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Dr Felicity Thomas

Associate Professor


01392 724249


I am an Associate Professor in the College of Humanities, and a Director of the Wellcome Centre for Cultures and Environments of Health and the WHO Collaborating Centre for Culture and Health at the University of Exeter.

My work is focused on understanding how cultures - encompassing societal values and norms, working practice, and regulatory and research cultures – intersect to impact on health and social care delivery, particularly for marginalised population groups. I have a particular interest in the intersections between poverty, mental health, and medicalisation, and in improving social care practice to support families with complex needs. I work in collaboration with service users, patients and health and social care providers to understand the cultural contexts that shape their experiences, and to design and lead impactful studies that shift working practice to create more ethical and sustainable health and social care.  

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Current/recent research:

Implementing effective primary care responses to poverty-related mental distress (2021-2023, NIHR ARC Health Inqualities Consortium)

Research team: Felicity Thomas (PI), Katrina Wyatt (Exeter), Richard Byng (Plymouth), Susanne Hughes (Exeter), Jane Horrell (Exeter), Ilse Lee (UCL Partners), Kathryn Berzins (UcLan)

Understanding the high number of children in statutory care in Torbay: an engaged approach to supporting families (2021-2023, Torbay Medical Research Fund)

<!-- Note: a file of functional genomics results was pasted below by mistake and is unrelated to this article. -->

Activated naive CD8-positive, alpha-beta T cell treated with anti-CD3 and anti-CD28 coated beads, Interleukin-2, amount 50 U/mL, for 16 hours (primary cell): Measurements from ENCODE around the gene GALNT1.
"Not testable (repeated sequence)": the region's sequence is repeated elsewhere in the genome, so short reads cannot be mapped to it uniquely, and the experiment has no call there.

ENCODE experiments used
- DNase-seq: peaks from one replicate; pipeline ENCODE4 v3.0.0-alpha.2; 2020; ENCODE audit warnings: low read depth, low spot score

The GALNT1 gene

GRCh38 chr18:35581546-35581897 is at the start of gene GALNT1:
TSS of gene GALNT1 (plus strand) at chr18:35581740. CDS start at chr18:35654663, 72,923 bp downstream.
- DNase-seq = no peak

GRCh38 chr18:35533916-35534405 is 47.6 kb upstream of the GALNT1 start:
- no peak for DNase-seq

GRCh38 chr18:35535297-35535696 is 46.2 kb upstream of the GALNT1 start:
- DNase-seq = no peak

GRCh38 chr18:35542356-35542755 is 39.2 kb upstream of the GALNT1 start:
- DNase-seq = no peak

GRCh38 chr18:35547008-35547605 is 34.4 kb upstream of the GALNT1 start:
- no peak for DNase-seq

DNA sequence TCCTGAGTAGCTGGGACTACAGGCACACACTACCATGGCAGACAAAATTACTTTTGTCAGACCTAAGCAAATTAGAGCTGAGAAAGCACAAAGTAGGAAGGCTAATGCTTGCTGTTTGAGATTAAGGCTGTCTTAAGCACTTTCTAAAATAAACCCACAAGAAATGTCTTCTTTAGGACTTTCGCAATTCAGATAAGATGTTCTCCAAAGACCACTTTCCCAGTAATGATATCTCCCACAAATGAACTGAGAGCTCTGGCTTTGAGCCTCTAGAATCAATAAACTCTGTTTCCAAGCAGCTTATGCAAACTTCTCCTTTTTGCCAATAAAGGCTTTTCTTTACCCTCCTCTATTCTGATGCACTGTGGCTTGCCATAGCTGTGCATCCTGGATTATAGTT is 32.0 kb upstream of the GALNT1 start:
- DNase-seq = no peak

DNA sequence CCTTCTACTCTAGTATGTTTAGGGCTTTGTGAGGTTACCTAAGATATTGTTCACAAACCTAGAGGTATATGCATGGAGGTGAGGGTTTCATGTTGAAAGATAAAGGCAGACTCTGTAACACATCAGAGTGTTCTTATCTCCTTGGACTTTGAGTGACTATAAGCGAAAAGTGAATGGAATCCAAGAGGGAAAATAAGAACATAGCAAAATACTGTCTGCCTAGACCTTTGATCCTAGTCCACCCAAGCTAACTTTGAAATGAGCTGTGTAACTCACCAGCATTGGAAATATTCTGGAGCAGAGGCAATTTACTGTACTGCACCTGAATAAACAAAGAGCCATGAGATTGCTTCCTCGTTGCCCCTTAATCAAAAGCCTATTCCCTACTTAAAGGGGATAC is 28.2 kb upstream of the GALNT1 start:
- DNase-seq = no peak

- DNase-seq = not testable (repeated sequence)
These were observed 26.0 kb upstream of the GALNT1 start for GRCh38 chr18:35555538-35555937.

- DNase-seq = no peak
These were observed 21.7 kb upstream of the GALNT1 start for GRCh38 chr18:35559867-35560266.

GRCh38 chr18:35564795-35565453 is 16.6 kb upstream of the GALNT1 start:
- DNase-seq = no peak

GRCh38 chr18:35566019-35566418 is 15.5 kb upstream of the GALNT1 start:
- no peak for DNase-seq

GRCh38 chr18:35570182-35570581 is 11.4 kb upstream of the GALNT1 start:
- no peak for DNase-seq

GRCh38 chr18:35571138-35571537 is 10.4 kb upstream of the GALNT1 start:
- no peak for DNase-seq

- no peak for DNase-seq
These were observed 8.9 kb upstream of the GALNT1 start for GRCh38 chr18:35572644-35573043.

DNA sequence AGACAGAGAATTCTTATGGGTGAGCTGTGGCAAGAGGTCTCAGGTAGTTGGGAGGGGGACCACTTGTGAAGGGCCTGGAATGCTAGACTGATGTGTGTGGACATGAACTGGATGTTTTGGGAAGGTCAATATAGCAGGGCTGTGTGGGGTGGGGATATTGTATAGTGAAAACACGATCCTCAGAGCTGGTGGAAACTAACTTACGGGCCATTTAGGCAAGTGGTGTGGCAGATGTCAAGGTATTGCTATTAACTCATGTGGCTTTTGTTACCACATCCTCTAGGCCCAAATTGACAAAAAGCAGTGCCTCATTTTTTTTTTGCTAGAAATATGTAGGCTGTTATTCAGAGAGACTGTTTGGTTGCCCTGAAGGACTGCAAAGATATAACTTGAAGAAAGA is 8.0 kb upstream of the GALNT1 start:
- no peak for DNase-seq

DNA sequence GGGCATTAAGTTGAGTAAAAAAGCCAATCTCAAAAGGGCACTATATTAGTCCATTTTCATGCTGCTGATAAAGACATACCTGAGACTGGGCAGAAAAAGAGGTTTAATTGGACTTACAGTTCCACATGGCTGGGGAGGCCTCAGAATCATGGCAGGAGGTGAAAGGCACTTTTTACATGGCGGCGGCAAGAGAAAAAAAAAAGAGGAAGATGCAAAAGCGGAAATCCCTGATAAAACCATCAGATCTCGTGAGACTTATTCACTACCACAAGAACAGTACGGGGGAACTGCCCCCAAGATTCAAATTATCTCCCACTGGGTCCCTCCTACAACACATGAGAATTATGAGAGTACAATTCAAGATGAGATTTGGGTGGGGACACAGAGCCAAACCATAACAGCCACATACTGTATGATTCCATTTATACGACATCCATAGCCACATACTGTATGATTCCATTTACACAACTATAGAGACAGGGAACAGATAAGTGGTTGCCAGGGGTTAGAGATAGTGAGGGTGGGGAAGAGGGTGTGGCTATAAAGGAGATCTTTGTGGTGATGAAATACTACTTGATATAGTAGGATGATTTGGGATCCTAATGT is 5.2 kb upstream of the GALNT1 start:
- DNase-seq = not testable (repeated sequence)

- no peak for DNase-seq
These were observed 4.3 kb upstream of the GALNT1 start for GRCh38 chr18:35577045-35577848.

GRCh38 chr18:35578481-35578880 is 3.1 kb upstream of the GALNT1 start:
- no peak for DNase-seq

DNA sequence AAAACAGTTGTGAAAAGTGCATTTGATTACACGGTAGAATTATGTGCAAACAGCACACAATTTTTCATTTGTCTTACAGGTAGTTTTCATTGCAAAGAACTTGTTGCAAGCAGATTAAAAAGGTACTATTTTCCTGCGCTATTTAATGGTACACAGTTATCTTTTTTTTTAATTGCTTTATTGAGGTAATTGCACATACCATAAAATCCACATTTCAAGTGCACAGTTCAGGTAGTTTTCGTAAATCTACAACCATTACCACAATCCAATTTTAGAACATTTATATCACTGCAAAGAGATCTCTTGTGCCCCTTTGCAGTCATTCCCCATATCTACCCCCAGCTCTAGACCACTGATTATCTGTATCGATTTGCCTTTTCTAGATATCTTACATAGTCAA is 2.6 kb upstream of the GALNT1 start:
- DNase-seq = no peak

Research team: Felicity Thomas (PI), Felix Gradinger (Plymouth), Susanne Hughes (Exeter), Tom El-Hoss (Exeter), Torbay Council Public Health and Children's Services teams

Health and wellbeing in the Belarusian diaspora (2022-2024, WCCEH)

Research team: Felicity Thomas (PI), Aliaksandr Kazakou (Exeter)

Poverty, pathology and pills: moral narratives and the medicalisation of distress (2016 - 2019, ESRC ref: ES/N018281/1)

The provision of effective treatment and support for mental distress is a stated aim of the British Government and many civil society organisations. Within low-income communities, use of antidepressant medications is relatively high. However, current strategies frame mental distress as a psychological problem that lies within the individual concerned. This not only suggests that such distress can be 'corrected' through medical treatment, but also masks the factors that often underlie the root causes of suffering e.g. poor living conditions, unemployment. At the same time, policies in place to restrict welfare support, and popular media e.g. Benefits Street, draw on moralising narratives that promote the idea that people should take responsibility for their actions and circumstances. This research is exploring how people in low-income communities perceive and respond to mental distress caused by material deprivation and social disadvantage. Addressing key knowledge gaps, attention will be given to understanding: i) the role of moral narratives in influencing decisions to seek medical support for mental distress; ii) how these narratives manifest within GP consultations and influence treatment decisions and patient wellbeing.

Research team: Felicity Thomas (PI), Katrina Wyatt (Exeter), Rose McCabe (Exeter) and Richard Byng (Plymouth).

Cultural contexts of health (on-going collaboration with WHO Regional Office for Europe)